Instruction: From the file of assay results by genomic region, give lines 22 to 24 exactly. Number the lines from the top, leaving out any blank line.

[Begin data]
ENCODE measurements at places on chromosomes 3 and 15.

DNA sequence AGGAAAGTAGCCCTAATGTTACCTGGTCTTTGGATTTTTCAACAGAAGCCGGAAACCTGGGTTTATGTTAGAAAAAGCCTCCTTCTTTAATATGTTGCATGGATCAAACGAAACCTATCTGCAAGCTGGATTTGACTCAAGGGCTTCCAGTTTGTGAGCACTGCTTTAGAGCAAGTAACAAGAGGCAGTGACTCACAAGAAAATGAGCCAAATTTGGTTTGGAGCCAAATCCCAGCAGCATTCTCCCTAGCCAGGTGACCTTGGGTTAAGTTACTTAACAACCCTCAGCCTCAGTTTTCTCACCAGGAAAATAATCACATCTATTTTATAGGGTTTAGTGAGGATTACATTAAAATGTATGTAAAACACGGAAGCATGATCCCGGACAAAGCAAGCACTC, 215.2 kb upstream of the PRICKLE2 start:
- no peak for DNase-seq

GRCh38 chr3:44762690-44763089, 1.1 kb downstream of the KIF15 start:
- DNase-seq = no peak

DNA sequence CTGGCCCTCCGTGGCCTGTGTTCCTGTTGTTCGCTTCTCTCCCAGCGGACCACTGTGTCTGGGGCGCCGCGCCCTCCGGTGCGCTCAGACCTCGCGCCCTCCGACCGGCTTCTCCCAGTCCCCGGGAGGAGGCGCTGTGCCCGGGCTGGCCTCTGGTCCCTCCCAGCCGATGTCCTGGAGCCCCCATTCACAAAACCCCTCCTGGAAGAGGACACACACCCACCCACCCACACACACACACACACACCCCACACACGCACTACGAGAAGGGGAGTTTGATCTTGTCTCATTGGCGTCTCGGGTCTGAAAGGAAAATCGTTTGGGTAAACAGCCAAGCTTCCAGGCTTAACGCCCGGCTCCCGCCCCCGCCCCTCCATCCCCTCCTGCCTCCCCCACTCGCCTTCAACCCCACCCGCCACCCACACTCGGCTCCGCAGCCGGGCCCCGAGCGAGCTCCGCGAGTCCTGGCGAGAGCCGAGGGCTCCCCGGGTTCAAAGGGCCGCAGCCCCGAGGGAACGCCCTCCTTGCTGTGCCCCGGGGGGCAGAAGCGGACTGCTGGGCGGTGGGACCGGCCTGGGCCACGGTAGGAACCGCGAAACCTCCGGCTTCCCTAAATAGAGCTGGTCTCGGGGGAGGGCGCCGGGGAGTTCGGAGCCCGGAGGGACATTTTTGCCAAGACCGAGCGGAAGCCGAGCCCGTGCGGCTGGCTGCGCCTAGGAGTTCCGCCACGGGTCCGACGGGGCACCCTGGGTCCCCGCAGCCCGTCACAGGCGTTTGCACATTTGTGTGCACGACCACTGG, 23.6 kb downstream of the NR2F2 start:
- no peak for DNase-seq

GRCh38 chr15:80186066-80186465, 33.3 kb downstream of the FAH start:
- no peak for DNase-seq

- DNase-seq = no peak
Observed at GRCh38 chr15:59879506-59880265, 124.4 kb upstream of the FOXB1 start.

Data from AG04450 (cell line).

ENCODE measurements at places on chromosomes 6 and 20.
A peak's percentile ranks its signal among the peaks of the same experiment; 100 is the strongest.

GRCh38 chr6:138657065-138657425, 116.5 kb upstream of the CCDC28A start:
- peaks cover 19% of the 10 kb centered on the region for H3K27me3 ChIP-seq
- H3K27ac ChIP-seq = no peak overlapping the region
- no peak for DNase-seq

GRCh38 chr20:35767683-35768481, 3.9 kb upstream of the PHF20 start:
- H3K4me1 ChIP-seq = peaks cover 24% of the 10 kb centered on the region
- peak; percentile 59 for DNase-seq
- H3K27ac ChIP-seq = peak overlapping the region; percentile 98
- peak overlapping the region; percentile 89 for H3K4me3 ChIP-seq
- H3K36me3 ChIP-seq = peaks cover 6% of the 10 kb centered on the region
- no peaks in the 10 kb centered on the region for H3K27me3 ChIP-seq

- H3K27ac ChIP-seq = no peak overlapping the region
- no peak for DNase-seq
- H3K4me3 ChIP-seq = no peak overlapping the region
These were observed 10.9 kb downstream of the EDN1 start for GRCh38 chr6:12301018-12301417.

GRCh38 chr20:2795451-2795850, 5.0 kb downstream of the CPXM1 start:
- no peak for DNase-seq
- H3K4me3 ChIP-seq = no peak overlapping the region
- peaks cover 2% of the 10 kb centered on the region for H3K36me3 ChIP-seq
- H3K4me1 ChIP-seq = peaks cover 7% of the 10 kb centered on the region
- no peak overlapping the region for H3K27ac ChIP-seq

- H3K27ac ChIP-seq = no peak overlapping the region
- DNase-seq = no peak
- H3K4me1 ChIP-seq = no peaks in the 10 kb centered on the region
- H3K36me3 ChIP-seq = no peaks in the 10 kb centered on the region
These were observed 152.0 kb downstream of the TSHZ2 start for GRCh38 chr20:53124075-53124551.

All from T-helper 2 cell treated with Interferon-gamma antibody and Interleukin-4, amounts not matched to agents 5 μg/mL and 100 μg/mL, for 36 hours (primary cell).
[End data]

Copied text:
- H3K27ac ChIP-seq = peak overlapping the region; percentile 98
- peak overlapping the region; percentile 89 for H3K4me3 ChIP-seq
- H3K36me3 ChIP-seq = peaks cover 6% of the 10 kb centered on the region